n non-knowledge of the existence of such other petition because FESC itself file
d the motion for consolidation in G.R. No. 130150 of these two cases on April 24
, 1998.
It is disturbing to note that counsel for FESC, the law firm of Del Rosario and
Del Rosario, displays an unprofessional tendency of taking the Rules for granted
, in this instance exemplified by its pro forma compliance therewith but apparen
tly without full comprehension of and with less than faithful commitment to its
undertakings to this Court in the interest of just, speedy and orderly administr
ation of court proceedings.
As between the lawyer and the courts, a lawyer owes candor, fairness and good fa
ith to the court. He is an officer of the court exercising a privilege which is
indispensable in the administration of justice. Candidness, especially towards t
he courts, is essential for the expeditious administration of justice. Courts a
re entitled to expect only complete honesty from lawyers appearing and pleading
before them.Candor in all dealings is the very essence of honorable membership i
n the legal profession More specifically, a lawyer is obliged to observe the rul
es of procedure and not to misuse them to defeat the ends of justice It behooves
a lawyer, therefore, to exert every effort and consider it his duty to assist i
n the speedy and efficient administration of justice. Being an officer of the co
urt, a lawyer has a responsibility in the proper administration of justice. Lik
e the court itself, he is an instrument to advance its ends -- the speedy, effic
ient, impartial, correct and inexpensive adjudication of cases and the prompt sa
tisfaction of final judgments. A lawyer should not only help attain these objec
tives but should likewise avoid any unethical or improper practices that impede,
obstruct or prevent their realization, charged as he is with the primary task o
f assisting in the speedy and efficient administration of justice.
This undeniably dilatory disinclination of the OSG to seasonably file required p
leadings constitutes deplorable disservice to the tax-paying public and can only
be categorized as censurable inefficiency on the part of the government law off
ice. This is most certainly professionally unbecoming of the OSG.
Another thing that baffles the Court is why the OSG did not take the initiative
of filing a motion for consolidation in either G.R. No. 130068 or G.R. No. 1301
50, considering its familiarity with the background of the case and if only to m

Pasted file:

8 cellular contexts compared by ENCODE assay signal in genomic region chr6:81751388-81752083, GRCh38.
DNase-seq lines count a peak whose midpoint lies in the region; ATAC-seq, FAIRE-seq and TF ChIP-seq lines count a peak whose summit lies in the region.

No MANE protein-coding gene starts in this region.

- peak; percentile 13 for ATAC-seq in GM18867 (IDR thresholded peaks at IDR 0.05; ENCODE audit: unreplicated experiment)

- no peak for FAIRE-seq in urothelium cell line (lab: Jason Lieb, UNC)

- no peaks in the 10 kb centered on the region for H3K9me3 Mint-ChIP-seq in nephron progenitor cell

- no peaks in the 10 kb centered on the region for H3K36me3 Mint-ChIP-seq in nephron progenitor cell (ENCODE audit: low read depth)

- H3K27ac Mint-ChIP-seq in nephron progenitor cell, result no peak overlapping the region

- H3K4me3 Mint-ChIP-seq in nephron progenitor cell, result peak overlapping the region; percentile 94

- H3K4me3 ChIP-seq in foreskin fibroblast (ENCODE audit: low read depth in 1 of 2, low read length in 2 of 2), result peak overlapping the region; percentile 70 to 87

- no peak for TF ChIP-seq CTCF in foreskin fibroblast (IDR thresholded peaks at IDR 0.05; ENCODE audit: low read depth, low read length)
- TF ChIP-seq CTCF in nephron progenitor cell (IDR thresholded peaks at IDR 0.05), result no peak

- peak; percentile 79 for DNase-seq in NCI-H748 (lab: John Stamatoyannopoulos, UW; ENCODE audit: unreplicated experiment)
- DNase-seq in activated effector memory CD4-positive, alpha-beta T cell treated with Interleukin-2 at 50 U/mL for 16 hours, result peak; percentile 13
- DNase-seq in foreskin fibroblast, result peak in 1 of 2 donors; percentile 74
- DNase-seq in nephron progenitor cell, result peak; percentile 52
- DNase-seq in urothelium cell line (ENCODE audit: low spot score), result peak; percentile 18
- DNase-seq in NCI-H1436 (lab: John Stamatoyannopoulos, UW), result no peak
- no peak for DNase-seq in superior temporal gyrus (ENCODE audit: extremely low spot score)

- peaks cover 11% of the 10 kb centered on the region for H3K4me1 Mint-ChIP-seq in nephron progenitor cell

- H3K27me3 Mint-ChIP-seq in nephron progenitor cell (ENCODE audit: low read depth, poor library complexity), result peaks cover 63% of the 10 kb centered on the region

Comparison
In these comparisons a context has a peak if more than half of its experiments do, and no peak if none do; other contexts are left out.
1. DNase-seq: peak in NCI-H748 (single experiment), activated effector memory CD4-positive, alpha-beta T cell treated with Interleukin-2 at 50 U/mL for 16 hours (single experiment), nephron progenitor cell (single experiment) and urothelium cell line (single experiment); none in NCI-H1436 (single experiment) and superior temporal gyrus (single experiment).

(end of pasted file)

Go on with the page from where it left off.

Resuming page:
ake its job easier by having to prepare and file only one comment. It could not
have been unaware of the pendency of one or the other petition because, being c
ounsel for respondent in both cases, petitioner is required to furnish it with a
copy of the petition under pain of dismissal of the petition for failure otherw
We find here a lackadaisical attitude and complacency on the part of the OSG in

the handling of its cases and an almost reflexive propensity to move for countle
ss extensions, as if to test the patience of the Court, before favoring it with
the timely submission of required pleadings.
It must be emphasized that the Court can resolve cases only as fast as the respe
ctive parties in a case file the necessary pleadings. The OSG, be needlessly ex
tending the pendency of these cases through its numerous motions for extension,
came very close to exhausting this Court's forbearance and has regrettably falle
n short of its duties as the People's Tribune.
The OSG is reminded that just like other members of the Bar, the canons under th
e Code of Professional Responsibility apply with equal force on lawyers in gover
nment service in the discharge of their official tasks.These ethical duties are
rendered even more exacting as to them because, as government counsel, they have
the added duty to abide by the policy of the State to promote a high standard o
f ethics in public service. Furthermore, it is incumbent upon the OSG, as part o
f the government bureaucracy, to perform and discharge its duties with the highe
st degree of professionalism, intelligence and skill and to extend prompt, court
eous and adequate service to the public
Counsel for FESC, the law firm of Del Rosario and Del Rosario, specifically its
associate, Atty. Herbert A. Tria, is REPRIMANDED and WARNED that a repetition o
f the same or similar acts of heedless disregard of its undertakings under the R
ules shall be dealt with more severely.
The original members of the legal team of the Office of the Solicitor General as
signed to this case, namely, Assistant Solicitor General Roman G. Del Rosario an
d Solicitor Luis F. Simon, are ADMONISHED and WARNED that a repetition of the sa
me or similar acts of unduly delaying proceedings due to delayed filing of requi
red pleadings shall also be dealt with more stringently.

44) Jose v. CA, 70 SCRA 257 (1976) Luzadio

Lorenzo Jose vs CA